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Cabins honor struggle of ‘unparalleled difficulty’

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BLUFF, Utah — Not much was known about southeastern Utah when pioneer settlers were directed by President John Taylor in 1879 to leave their established homes in Parowan and Cedar City, Utah, and forge their way across generally unfamiliar territory.With more faith than resources, they embarked on a journey that endured six months and required the descending of a sheer rock crevice in the Colorado River gorge now known as Hole in the Rock.Once they arrived in the San Juan area in April 1880, they built the small community of Bluff. Irrigation ditches were dug and crops planted, then small one-room cabins were erected in close proximity to each other to form a fort as a means of defending themselves.Originally, the fort comprised 40 to 50 cabins. Today, only one cabin, the Barton cabin, remains as a reminder of frontier life on the San Juan River.Descendants of these 250 pioneers describe the struggle as an "ordeal of unparalleled difficulty" in church history.Read the full story at ldschurchnews.com.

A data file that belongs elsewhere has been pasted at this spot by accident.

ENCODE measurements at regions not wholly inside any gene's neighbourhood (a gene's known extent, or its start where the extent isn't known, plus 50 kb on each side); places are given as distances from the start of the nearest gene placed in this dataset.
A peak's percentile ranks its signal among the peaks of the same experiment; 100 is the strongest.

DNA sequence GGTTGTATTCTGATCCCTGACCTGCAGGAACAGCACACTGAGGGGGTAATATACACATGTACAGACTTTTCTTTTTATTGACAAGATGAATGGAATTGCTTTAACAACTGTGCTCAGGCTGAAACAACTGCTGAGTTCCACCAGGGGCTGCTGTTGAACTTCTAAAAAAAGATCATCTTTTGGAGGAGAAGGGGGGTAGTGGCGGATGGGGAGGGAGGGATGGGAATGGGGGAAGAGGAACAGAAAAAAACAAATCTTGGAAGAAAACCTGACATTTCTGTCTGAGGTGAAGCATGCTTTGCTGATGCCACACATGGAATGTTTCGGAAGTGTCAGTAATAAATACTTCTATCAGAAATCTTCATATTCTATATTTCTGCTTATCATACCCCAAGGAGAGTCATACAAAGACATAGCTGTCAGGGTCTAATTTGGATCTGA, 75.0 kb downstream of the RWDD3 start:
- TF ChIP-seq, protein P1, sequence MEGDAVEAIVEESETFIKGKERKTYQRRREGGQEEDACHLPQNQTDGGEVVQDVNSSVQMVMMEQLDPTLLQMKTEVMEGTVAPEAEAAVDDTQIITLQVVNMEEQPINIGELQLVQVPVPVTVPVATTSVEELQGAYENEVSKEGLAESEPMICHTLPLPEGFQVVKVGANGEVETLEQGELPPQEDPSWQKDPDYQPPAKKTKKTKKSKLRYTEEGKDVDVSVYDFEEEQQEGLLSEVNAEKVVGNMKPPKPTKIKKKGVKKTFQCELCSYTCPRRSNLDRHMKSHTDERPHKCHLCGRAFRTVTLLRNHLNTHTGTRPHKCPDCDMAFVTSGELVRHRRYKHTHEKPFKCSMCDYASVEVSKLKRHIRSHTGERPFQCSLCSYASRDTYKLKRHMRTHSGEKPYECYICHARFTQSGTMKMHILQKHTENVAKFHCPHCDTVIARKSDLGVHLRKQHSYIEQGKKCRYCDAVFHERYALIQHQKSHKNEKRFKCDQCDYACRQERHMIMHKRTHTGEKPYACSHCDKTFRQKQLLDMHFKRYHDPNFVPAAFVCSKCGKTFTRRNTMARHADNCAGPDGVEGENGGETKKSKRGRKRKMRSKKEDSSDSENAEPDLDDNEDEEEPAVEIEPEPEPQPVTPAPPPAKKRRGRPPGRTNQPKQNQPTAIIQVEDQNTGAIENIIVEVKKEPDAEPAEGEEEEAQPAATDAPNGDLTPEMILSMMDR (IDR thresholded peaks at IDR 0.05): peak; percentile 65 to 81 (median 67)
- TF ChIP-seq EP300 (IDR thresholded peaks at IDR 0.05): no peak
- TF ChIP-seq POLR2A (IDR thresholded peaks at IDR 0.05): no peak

This story is provided by the LDS Church News, an official publication of The Church of Jesus Christ of Latter-day Saints. It is produced weekly by the

Deseret News.